Early adopters know the Steam Deck is not perfect, with some games still not working and a battery life that could definitely be improved. Even so, the ability to play premium PC games while on the move is entirely new territory and worth applauding.

Small smartphones wither on the vine

Apple no longer sells mini versions of its premium handsets (Apple)
Apple no longer sells mini versions of its premium handsets (Apple)

The number of companies offering dinky smartphones became vanishingly small in September once Apple abandoned its mini handsets as part of the launch of the new iPhone 14 range in September.

This year, Apple introduced the 6.7-inch iPhone 14 Plus in place of the 5.4-inch iPhone 13 mini. The latter and its predecessor, the iPhone 12 mini, had sold pretty poorly despite being the cheapest way of getting an iPhone that was not one the entry-level SE models.

If you are phone shopping in 2023, you will find that handsets with 6-inch screens or larger are now the norm, no matter which type of device you prefer.

EU confirms demise of Apple’s Lightning cable

The USB-C cable is the future for mobile phones (Mishaal Zahed / Unsplash)
The USB-C cable is the future for mobile phones (Mishaal Zahed / Unsplash)

Speaking of iPhones, future models will almost certainly have a USB-C socket (the little oval connector found on most portable electronics and some iPads) rather than Apple’s own Lightning cables.

After many years of wrangling about this idea, new EU legislation recently set a date for the end of 2024 in order to help reduce e-waste.

Put simply, Apple will no longer be able to sell devices that feature the Lightning port inside the EU and must either switch to USB-C or create phones with no sockets that rely entirely on wireless charging.

For most consumers, this is good news — albeit that iPhone owners will probably need new power leads and might also find that a few of their devices (e.g. Lighting microphones) no longer work.

Netflix embraces adverts

Netflix (Netflix)
Netflix (Netflix)

As recently as 2020, Netflix was dead against adverts, with CEO and co-founder Reed Hastings saying he wanted the streamer to be a “safe respite” with “none of the controversy around exploiting users with advertising.”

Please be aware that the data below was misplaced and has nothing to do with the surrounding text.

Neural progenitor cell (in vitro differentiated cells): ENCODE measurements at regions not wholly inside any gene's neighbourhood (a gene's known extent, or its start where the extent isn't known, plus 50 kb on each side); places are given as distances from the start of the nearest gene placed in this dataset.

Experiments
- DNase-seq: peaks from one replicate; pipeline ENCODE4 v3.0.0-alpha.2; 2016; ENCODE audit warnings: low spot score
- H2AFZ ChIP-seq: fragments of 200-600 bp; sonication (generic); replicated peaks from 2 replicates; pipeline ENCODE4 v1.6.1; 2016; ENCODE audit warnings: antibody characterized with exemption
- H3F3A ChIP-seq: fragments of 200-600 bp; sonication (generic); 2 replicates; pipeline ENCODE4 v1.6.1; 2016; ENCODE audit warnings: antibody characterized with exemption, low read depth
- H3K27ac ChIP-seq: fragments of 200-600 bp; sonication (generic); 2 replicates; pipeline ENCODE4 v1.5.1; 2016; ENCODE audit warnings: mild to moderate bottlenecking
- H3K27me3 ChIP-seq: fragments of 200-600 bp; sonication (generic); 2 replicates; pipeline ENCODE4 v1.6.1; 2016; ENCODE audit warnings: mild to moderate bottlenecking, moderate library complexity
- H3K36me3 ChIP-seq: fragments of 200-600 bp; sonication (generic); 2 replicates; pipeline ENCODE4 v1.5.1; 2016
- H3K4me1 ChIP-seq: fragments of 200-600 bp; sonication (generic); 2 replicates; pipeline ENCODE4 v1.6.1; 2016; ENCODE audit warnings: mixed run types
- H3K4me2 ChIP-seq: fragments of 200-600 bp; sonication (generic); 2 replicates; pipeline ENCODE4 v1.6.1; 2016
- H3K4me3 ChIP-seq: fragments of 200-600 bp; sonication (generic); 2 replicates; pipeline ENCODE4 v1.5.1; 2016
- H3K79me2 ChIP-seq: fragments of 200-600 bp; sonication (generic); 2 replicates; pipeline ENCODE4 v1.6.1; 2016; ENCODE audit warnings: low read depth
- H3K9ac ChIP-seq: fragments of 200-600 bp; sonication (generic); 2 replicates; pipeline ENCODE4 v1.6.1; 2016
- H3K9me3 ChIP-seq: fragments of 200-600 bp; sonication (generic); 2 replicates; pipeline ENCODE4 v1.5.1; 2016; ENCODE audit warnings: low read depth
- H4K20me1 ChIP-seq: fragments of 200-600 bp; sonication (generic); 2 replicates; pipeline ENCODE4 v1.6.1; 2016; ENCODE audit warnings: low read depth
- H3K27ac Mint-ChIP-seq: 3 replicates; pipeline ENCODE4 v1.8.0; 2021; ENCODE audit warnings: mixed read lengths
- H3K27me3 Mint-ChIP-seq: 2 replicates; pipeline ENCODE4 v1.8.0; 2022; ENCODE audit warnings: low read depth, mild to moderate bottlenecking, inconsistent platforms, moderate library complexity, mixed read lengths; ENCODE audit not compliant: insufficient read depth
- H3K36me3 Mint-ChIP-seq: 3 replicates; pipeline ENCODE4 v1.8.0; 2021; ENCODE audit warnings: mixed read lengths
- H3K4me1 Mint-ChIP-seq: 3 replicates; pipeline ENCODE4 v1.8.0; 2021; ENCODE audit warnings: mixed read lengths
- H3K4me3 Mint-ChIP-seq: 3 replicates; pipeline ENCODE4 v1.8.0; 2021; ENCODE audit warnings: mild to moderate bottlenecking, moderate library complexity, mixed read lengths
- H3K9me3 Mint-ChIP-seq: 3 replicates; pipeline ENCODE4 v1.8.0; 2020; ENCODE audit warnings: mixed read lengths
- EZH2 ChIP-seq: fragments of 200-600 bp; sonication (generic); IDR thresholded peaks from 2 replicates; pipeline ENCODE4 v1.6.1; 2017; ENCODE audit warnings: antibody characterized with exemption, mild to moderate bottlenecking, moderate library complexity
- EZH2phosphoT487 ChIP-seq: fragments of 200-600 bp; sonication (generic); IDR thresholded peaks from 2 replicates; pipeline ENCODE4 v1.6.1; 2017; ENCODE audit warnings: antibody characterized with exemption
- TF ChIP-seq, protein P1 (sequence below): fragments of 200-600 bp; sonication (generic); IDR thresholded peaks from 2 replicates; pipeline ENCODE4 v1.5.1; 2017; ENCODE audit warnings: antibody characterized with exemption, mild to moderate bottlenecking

Fast forward to October of 2022 and Netflix did introduce a tier with adverts. For £4.99 a month, you can get basic Netflix — minus the ability to view offline and with a few catalogue omissions — but around five minutes of unskippable adverts per hour. Frankly, it’s a sign of the times.

Netflix grew tired of password sharing this year and began testing a plan to charge users a nominal fee for those who share an account between households. The extra levy is expected to come to the UK next year and there was even tough talk from the UK Government that password sharing could be illegal.

Apple finally retires the iPod

Apple kills the iPod (Christine Sandu / Unsplash)
Apple kills the iPod (Christine Sandu / Unsplash)

After nearly 21 years, the iPod died without much fanfare. Apple was happy to see this iconic product put out to pasture with a simple press release hailing “the spirit of iPod” still prevalent in Apple Music.

While it’s pretty clear the iPod was of limited use in a world where music streaming is now the everyday norm, its passing still marks the end of an era. The iPod was from a simpler time, when devices had a single purpose and the connection between you and your music was a personal one.

The rise of the so-called celestial jukeboxes provide a vast array of music at our fingertips but something has undoubtedly been lost in the process.

Elon Musk buys Twitter – and chaos reigns

King Elon of Twitter creates chaos (AFP via Getty Images)
King Elon of Twitter creates chaos (AFP via Getty Images)

The biggest tech event of the year was undoubtedly Elon Musk buying Twitter for $44 billion — a story that has run into dozens of mini-dramas as the billionaire’s unconventional leadership took hold.

After spending months trying to back out of the deal, Musk eventually went through with it and almost immediately laid off over half the global workforce and made verification — the blue tick that highlights notable accounts — a badge that anyone could buy. This perk was quickly paused after a bunch of people pretended to be others — including lots of fake Elon Musks.

After that, Musk reinstated former President Donald Trump based on the results of a Twitter poll, and gave amnesty to other previously banned accounts. As advertisers fled, he declared war on Apple, even suggesting he might make his own smartphone if Twitter’s new look moderation-light policies led to it being banned from the Android and iOS app stores.

Most recently, Musk went back on his free-speech absolutism by banning journalists accounts for reporting on the movements of his private jet, and then offered his resignation as CEO to Twitter via another poll.

The resignation was accepted, and he has vowed to step down as soon as he finds someone “foolish enough to take the job”. After that, he’s said he’ll “just run the software & server teams” — which means that little will mostly likely change, given that Twitter is largely about software and servers.

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If nothing else, it’s certainly not been dull.